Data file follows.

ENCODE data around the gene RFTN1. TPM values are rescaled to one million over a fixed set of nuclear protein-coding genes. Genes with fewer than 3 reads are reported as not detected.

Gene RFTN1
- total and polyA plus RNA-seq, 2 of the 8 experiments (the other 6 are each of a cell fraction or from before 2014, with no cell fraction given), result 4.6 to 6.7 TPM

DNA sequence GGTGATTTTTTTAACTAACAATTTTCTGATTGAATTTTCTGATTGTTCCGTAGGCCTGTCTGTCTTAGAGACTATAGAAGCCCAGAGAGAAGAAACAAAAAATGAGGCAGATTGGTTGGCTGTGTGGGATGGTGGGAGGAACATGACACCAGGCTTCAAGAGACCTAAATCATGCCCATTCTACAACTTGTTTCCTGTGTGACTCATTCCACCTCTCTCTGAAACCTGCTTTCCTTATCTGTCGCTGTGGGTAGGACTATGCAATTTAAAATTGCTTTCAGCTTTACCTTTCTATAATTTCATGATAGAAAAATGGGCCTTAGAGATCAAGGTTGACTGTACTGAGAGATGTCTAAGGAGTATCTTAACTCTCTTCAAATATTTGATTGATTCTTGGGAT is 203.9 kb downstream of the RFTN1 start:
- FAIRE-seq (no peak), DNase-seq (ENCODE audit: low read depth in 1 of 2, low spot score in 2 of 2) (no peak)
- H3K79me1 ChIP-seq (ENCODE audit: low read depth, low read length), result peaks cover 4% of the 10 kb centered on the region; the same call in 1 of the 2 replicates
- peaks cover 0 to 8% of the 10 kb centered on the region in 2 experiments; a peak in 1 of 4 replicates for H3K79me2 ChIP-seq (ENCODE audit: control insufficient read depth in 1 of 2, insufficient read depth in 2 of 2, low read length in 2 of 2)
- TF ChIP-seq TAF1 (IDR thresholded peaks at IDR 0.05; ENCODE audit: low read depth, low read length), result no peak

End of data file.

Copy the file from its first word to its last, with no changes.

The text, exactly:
ENCODE data around the gene RFTN1. TPM values are rescaled to one million over a fixed set of nuclear protein-coding genes. Genes with fewer than 3 reads are reported as not detected.

Gene RFTN1
- total and polyA plus RNA-seq, 2 of the 8 experiments (the other 6 are each of a cell fraction or from before 2014, with no cell fraction given), result 4.6 to 6.7 TPM

DNA sequence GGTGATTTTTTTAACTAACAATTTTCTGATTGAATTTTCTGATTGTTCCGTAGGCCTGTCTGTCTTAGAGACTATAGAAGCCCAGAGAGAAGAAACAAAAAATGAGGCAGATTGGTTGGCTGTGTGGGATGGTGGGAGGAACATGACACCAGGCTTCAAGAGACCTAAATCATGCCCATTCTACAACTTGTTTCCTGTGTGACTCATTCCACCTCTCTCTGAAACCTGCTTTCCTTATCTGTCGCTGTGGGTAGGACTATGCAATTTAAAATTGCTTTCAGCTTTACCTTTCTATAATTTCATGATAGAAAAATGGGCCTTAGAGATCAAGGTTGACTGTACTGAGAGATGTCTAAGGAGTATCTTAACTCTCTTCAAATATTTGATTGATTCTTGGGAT is 203.9 kb downstream of the RFTN1 start:
- FAIRE-seq (no peak), DNase-seq (ENCODE audit: low read depth in 1 of 2, low spot score in 2 of 2) (no peak)
- H3K79me1 ChIP-seq (ENCODE audit: low read depth, low read length), result peaks cover 4% of the 10 kb centered on the region; the same call in 1 of the 2 replicates
- peaks cover 0 to 8% of the 10 kb centered on the region in 2 experiments; a peak in 1 of 4 replicates for H3K79me2 ChIP-seq (ENCODE audit: control insufficient read depth in 1 of 2, insufficient read depth in 2 of 2, low read length in 2 of 2)
- TF ChIP-seq TAF1 (IDR thresholded peaks at IDR 0.05; ENCODE audit: low read depth, low read length), result no peak